JOHANNESBURG – Nompendulo Mkatshwa, outgoing President of the Student Representative Council, said today that police had fired stun grenades at students gathered near the university to call for planned increases in university fees to be scrapped.
Police fired stun grenades and arrested 31 students in clashes at the University of the Witwatersrand today, following a clash that began when students marched to protest against a government recommendation that 2017 university tuition fee increases be capped at 8 percent. The cap is higher than South Africa’s current inflation rate of 6 percent.
Security has been tightened after Wits students held a meeting on Monday night and vowed to shut down academic activities in protest against against 2017 tuition fee hike. Police spokesman Lungelo Dlamini said the arrested students “were blocking the entrance of the university in contravention of the court order” and were being held at a nearby station.
“Students are not happy with what the Department of Higher Education and Training said, so they are fighting for equal education,” Mkatshwa said.
In Cape Town earlier today, entrances to at least two University of Cape Town campuses and several Jammie Shuttle routes were blocked off by protesting #FeesMustFall students.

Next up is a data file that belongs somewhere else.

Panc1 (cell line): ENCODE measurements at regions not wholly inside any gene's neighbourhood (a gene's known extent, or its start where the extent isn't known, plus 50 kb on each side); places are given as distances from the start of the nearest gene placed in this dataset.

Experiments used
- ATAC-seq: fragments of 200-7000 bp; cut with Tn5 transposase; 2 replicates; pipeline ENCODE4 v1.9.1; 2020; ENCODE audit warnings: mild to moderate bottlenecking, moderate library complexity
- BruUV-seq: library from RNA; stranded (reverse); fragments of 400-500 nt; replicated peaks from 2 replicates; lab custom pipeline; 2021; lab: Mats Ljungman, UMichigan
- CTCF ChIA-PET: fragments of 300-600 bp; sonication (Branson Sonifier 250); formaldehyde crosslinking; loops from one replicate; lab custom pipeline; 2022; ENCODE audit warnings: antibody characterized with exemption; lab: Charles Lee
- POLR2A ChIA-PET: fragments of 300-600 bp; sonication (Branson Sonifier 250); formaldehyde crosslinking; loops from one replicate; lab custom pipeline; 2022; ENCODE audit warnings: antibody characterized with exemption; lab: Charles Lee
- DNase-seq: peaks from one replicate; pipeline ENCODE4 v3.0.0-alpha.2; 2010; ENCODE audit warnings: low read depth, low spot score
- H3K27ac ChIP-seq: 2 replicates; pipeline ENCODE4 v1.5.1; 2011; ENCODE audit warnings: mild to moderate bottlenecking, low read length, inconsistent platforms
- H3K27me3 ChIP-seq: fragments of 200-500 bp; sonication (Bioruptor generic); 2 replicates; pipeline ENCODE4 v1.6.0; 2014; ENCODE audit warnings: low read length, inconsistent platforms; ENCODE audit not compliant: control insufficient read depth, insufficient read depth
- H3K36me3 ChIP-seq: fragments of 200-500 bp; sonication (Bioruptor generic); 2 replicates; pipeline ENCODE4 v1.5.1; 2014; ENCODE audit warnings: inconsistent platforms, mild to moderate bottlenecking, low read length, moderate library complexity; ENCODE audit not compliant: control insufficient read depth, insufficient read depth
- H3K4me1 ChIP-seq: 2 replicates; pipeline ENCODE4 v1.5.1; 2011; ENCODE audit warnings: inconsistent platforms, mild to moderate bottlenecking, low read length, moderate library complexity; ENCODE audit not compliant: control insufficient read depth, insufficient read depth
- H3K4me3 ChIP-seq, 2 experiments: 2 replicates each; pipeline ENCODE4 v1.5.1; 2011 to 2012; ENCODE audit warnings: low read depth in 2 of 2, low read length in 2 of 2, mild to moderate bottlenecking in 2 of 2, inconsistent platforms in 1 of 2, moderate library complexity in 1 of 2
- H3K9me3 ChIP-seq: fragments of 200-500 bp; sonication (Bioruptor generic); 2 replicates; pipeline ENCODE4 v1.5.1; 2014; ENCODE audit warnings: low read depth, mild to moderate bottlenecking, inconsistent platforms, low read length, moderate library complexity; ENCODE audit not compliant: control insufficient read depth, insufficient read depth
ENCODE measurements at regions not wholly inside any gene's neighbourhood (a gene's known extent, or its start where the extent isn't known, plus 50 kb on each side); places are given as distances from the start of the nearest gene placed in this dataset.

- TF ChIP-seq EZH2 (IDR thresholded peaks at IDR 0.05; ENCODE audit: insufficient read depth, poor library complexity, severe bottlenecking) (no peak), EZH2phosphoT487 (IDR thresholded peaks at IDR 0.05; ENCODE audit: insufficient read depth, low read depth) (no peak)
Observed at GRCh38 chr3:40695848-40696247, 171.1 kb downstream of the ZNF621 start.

Baxter Road was blocked off by protesters, with Jammie Shuttle routes on the lower campus blockaded by chanting studentsv on Tuesday morning.
The north entrance to upper campus at the top of Woolsack Avenue was also blocked off, as was access to the medical school campus. Students set up boulders, tree stumps and rubble across entryways and rallied support from classmates.
Riot police and private security staff were called in to man all the entrances to the university in an attempt to discourage further protest action.
A large crowd gathered on the steps of Jameson Hall. There were reports of storming buildings, attempting to disrupt classes on UCT and rallying students to join the protest.
By 12pm, the main hall at UCT was filled with students chanting. “We want free education!”
On Monday Higher Education Minister Blade Nzimande announced that it was up to universities to determine their own increase, but that the increments would be capped at eight percent.
All NSFAS (National Student Financial Aid Scheme) qualifying students as well as the so-called ‘missing middle’ – that is students whose families earn above the NSFAS threshold but who are unable to support their children to access to higher education, would bear no fee increase in 2017.
He said the government will pay for the fee increase on their behalf, which has been estimated at R2.5 billion.
– Staff reporters and agencies